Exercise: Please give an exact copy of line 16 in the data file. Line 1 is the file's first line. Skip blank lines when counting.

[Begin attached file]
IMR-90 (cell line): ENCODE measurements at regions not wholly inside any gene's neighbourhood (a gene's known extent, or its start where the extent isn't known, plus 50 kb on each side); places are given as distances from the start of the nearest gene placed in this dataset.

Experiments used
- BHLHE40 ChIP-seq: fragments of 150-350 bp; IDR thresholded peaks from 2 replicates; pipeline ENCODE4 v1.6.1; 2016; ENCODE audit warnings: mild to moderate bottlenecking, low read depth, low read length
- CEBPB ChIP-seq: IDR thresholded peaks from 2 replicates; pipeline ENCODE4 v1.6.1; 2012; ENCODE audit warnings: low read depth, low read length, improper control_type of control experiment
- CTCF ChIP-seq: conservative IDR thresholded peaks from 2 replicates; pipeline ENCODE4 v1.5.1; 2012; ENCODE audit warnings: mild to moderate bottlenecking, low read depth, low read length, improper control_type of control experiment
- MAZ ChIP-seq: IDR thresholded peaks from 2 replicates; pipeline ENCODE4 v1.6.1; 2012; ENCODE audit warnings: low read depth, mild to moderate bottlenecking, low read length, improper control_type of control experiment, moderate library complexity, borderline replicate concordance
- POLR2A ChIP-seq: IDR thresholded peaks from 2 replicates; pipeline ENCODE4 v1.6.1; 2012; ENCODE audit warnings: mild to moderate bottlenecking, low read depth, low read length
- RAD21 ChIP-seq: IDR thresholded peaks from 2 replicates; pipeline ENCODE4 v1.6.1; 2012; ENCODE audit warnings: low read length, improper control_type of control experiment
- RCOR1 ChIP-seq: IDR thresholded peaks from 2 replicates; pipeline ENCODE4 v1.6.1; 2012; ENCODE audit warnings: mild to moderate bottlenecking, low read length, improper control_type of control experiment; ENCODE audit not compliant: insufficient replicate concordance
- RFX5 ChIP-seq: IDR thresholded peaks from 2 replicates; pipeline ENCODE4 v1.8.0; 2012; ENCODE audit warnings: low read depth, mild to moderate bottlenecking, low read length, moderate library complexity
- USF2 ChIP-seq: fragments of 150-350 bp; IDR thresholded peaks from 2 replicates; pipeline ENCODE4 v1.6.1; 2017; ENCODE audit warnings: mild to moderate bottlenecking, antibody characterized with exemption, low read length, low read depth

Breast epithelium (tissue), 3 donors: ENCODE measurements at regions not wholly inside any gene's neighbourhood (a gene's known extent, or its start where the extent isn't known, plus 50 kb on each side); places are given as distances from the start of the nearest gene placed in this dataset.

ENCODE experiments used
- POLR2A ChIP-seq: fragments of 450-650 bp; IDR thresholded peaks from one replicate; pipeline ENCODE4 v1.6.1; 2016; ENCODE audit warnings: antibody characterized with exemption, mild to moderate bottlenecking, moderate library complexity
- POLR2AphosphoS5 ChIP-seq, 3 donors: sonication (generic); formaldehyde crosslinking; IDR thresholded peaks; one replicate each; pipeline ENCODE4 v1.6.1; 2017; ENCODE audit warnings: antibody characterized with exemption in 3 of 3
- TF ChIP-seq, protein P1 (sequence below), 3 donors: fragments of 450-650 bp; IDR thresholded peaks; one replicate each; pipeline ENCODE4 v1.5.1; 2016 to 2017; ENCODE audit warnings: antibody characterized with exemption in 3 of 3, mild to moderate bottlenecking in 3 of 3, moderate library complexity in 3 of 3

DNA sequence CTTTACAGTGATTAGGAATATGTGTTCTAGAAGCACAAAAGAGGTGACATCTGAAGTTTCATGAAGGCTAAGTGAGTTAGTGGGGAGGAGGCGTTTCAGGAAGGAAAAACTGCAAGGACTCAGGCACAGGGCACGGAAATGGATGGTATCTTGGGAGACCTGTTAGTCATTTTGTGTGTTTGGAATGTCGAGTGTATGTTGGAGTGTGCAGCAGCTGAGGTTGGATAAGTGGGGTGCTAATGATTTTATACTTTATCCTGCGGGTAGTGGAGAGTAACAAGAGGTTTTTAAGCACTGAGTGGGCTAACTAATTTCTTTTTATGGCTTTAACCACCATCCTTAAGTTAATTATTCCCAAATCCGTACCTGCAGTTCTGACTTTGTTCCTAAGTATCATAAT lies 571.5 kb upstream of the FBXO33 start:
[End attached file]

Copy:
- TF ChIP-seq, protein P1 (sequence below), 3 donors: fragments of 450-650 bp; IDR thresholded peaks; one replicate each; pipeline ENCODE4 v1.5.1; 2016 to 2017; ENCODE audit warnings: antibody characterized with exemption in 3 of 3, mild to moderate bottlenecking in 3 of 3, moderate library complexity in 3 of 3